Have the dark clouds begun to part in the Sunshine State? Florida, arguably among the hardest hit states in the housing bust, seems to be showing signs of recovery. Florida is heavily represented in a recent Realtor.com list of the top 10 turnaround cities in the country: Miami tops the list,which also includes seven other Florida cities.
According to the Miami Association of Realtors, home sales have picked up, foreclosures have slowed down, and inventory has decreased. Home prices have also been inching back up, after taking a severe hit in the bust. Much of the activity is led by people buying second homes on the cheap.
However, things still look pretty gloomy to me. While cities like Miami and Orlando attract foreign investors and snow bunnies, other less exciting locations aren’t faring as well. After California, Florida leads the nation in underwater mortgages, where buyers owe more than their home is currently worth. Figures vary, but nearly half of mortgages in the state are underwater.
Having an underwater mortgage certainly makes foreclosure more likely, and the state is already in foreclosure crisis: Fannie Mae reports that as of the end of 2011, Florida accounts for 30% of its loans in foreclosure. And foreclosure proceedings are likely to pick up (if not at robo-signing lightning speed) in the aftermath of the $25 billion settlement between the government and five mortgage-servicing giants.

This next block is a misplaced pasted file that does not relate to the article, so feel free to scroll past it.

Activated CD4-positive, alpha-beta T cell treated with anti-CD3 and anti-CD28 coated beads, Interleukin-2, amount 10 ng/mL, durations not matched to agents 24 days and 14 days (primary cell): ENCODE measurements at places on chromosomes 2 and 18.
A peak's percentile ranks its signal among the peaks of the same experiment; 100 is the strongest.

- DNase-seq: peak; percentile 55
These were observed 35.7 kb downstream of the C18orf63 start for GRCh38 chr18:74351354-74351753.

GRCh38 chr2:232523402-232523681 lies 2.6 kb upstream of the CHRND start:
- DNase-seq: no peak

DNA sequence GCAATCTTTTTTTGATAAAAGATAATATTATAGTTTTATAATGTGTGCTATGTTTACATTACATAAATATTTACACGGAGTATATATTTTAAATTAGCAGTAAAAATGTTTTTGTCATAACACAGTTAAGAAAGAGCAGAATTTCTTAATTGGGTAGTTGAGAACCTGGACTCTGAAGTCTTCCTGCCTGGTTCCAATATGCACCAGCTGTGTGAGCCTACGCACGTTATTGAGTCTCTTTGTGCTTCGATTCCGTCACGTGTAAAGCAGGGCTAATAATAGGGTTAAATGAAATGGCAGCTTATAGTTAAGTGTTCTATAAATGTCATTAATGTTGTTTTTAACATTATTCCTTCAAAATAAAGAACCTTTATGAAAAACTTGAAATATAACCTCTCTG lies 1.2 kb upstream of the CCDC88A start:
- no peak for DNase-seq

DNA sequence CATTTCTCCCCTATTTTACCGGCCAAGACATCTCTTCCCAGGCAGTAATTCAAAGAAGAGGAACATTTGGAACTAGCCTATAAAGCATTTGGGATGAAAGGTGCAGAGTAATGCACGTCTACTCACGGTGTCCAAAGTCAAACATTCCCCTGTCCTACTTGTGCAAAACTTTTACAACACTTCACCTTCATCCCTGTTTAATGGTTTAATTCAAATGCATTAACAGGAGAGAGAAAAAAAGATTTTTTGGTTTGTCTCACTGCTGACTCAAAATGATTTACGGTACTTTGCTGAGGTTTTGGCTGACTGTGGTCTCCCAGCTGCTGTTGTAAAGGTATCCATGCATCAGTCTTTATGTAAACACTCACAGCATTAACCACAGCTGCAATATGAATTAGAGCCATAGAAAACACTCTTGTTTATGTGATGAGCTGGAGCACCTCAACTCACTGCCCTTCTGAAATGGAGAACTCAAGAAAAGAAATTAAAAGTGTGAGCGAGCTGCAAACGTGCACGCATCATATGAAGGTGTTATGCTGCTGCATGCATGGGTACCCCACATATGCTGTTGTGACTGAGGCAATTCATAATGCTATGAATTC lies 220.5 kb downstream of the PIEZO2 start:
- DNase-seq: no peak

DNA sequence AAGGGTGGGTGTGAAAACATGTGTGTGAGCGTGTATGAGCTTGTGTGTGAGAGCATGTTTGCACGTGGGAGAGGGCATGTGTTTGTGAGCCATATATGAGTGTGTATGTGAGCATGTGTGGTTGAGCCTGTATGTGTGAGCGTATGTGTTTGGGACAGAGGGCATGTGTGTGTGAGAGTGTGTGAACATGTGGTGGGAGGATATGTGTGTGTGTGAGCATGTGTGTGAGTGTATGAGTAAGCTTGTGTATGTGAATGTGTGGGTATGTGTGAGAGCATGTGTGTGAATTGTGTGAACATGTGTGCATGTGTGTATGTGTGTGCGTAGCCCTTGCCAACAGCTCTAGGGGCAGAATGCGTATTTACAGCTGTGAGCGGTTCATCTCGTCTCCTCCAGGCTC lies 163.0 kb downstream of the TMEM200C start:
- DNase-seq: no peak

Florida continues to be a thorn in the side of certain businesses, too. Regional banks such as Regions Financial, BB&T, and SunTrust have once again reported the risks related to their Florida mortgage portfolios in their 10ks, as have national lenders including Wells Fargo and Bank of America. Florida real estate developer St. Joe has seen its sales plummet since the bust and has lost money every year since 2008. With Florida representing much of its sales, manufactured home company Palm Harbor went bankrupt and sold itself to rival Cavco last year. Countless local homebuilders went out of business at the height of the crisis, and larger builders are still taking it easy with new construction activity.
It is said that when things are rock-bottom, the only way to go is up. Let’s all hope that the signs of Florida’s recovery prove to be more than wishful thinking.